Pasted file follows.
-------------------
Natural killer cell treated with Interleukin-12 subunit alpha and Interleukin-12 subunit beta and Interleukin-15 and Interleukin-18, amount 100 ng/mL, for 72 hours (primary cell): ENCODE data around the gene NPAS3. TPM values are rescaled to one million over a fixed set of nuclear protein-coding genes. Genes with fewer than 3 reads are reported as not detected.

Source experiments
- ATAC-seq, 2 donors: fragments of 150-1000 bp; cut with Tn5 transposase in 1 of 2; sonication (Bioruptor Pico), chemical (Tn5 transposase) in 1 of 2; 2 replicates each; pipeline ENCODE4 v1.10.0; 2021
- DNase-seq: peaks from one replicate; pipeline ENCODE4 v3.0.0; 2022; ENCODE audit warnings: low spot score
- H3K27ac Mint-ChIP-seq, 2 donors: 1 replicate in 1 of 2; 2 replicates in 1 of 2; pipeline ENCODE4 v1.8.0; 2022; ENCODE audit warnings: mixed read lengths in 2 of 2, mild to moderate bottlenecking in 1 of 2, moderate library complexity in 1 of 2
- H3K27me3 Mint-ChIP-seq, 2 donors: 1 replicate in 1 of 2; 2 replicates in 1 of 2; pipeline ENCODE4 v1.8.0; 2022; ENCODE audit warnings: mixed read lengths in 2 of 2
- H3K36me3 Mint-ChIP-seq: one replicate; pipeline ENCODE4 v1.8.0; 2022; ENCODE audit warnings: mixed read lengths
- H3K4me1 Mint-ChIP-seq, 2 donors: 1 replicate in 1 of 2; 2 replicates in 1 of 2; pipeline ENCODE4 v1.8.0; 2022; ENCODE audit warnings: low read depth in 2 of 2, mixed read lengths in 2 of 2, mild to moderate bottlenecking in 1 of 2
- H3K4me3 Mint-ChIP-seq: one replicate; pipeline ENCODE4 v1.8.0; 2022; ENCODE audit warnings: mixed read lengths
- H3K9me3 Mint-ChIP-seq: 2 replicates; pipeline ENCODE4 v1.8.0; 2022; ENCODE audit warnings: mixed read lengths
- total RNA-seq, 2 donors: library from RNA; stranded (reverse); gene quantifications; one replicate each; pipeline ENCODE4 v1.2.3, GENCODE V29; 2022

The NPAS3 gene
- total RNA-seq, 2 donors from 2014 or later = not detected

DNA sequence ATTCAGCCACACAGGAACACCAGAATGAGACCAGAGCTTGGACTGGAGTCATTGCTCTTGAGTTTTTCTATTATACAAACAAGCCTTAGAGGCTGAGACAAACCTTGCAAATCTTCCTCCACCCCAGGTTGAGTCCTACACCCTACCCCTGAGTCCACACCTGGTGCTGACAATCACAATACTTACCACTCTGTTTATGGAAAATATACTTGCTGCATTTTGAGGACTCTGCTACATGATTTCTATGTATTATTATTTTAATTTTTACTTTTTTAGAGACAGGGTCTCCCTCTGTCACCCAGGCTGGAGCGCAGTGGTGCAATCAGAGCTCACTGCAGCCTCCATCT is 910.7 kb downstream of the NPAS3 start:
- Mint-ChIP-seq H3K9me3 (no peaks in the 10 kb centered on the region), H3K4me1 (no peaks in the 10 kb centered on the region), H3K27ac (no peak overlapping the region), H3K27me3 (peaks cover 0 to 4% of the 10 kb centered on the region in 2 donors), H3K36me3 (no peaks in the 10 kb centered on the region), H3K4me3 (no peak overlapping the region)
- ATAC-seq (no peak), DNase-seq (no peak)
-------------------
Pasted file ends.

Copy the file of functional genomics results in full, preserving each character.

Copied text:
Natural killer cell treated with Interleukin-12 subunit alpha and Interleukin-12 subunit beta and Interleukin-15 and Interleukin-18, amount 100 ng/mL, for 72 hours (primary cell): ENCODE data around the gene NPAS3. TPM values are rescaled to one million over a fixed set of nuclear protein-coding genes. Genes with fewer than 3 reads are reported as not detected.

Source experiments
- ATAC-seq, 2 donors: fragments of 150-1000 bp; cut with Tn5 transposase in 1 of 2; sonication (Bioruptor Pico), chemical (Tn5 transposase) in 1 of 2; 2 replicates each; pipeline ENCODE4 v1.10.0; 2021
- DNase-seq: peaks from one replicate; pipeline ENCODE4 v3.0.0; 2022; ENCODE audit warnings: low spot score
- H3K27ac Mint-ChIP-seq, 2 donors: 1 replicate in 1 of 2; 2 replicates in 1 of 2; pipeline ENCODE4 v1.8.0; 2022; ENCODE audit warnings: mixed read lengths in 2 of 2, mild to moderate bottlenecking in 1 of 2, moderate library complexity in 1 of 2
- H3K27me3 Mint-ChIP-seq, 2 donors: 1 replicate in 1 of 2; 2 replicates in 1 of 2; pipeline ENCODE4 v1.8.0; 2022; ENCODE audit warnings: mixed read lengths in 2 of 2
- H3K36me3 Mint-ChIP-seq: one replicate; pipeline ENCODE4 v1.8.0; 2022; ENCODE audit warnings: mixed read lengths
- H3K4me1 Mint-ChIP-seq, 2 donors: 1 replicate in 1 of 2; 2 replicates in 1 of 2; pipeline ENCODE4 v1.8.0; 2022; ENCODE audit warnings: low read depth in 2 of 2, mixed read lengths in 2 of 2, mild to moderate bottlenecking in 1 of 2
- H3K4me3 Mint-ChIP-seq: one replicate; pipeline ENCODE4 v1.8.0; 2022; ENCODE audit warnings: mixed read lengths
- H3K9me3 Mint-ChIP-seq: 2 replicates; pipeline ENCODE4 v1.8.0; 2022; ENCODE audit warnings: mixed read lengths
- total RNA-seq, 2 donors: library from RNA; stranded (reverse); gene quantifications; one replicate each; pipeline ENCODE4 v1.2.3, GENCODE V29; 2022

The NPAS3 gene
- total RNA-seq, 2 donors from 2014 or later = not detected

DNA sequence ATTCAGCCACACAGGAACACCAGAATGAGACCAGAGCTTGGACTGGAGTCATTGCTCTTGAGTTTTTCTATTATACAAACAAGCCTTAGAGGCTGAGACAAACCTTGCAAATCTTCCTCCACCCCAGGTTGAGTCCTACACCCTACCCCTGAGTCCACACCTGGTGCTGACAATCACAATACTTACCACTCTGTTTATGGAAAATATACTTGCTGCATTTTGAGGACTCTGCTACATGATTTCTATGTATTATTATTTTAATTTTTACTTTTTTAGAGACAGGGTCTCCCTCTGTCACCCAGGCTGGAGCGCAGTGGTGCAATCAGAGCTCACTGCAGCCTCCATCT is 910.7 kb downstream of the NPAS3 start:
- Mint-ChIP-seq H3K9me3 (no peaks in the 10 kb centered on the region), H3K4me1 (no peaks in the 10 kb centered on the region), H3K27ac (no peak overlapping the region), H3K27me3 (peaks cover 0 to 4% of the 10 kb centered on the region in 2 donors), H3K36me3 (no peaks in the 10 kb centered on the region), H3K4me3 (no peak overlapping the region)
- ATAC-seq (no peak), DNase-seq (no peak)